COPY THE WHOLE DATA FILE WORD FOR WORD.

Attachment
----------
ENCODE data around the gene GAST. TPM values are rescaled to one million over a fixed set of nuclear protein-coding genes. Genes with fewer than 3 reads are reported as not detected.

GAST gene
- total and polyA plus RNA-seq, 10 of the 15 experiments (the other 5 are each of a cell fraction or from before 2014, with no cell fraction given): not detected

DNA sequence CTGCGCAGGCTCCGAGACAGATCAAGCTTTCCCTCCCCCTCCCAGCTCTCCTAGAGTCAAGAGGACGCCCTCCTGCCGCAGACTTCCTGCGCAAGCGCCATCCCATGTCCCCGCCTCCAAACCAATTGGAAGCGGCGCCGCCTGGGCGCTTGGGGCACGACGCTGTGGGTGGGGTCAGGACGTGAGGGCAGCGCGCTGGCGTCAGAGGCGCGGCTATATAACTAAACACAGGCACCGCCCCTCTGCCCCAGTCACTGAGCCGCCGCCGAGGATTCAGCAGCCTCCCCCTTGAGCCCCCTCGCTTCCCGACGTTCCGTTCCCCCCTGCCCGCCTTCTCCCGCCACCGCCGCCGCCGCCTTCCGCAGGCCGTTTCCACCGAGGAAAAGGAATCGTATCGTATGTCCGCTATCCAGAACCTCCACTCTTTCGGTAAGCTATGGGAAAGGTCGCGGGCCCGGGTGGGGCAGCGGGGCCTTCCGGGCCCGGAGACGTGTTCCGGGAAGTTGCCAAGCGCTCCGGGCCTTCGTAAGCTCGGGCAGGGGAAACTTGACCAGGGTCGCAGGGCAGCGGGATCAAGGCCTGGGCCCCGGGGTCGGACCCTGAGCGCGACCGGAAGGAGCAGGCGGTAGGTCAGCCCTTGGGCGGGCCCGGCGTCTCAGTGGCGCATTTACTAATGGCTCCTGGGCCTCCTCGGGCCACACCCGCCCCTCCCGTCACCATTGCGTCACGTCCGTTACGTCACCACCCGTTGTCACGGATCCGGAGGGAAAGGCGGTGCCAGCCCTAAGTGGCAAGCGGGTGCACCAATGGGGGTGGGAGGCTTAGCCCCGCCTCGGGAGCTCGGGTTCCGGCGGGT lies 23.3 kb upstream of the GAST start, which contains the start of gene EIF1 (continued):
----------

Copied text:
ENCODE data around the gene GAST. TPM values are rescaled to one million over a fixed set of nuclear protein-coding genes. Genes with fewer than 3 reads are reported as not detected.

GAST gene
- total and polyA plus RNA-seq, 10 of the 15 experiments (the other 5 are each of a cell fraction or from before 2014, with no cell fraction given): not detected

DNA sequence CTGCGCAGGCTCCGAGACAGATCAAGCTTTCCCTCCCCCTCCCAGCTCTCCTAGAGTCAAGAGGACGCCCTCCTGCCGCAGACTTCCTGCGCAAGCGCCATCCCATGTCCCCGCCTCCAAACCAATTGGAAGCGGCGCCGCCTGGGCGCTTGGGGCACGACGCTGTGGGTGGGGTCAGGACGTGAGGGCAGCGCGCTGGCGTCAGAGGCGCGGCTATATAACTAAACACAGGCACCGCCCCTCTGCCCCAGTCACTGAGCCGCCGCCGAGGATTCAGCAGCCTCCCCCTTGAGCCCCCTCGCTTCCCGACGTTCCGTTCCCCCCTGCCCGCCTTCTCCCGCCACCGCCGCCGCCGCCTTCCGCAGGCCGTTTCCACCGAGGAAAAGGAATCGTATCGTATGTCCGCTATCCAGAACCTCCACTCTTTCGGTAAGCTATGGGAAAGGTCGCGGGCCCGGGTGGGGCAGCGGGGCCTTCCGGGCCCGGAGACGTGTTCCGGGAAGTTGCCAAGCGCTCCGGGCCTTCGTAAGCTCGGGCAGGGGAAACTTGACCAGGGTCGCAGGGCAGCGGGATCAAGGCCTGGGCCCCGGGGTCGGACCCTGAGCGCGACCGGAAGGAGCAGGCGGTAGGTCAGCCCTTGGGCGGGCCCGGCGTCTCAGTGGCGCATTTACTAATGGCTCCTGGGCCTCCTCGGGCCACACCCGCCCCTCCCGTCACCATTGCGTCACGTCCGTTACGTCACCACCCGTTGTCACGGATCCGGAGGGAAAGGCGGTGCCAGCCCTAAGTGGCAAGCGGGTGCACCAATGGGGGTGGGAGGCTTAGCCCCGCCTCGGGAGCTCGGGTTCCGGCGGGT lies 23.3 kb upstream of the GAST start, which contains the start of gene EIF1 (continued):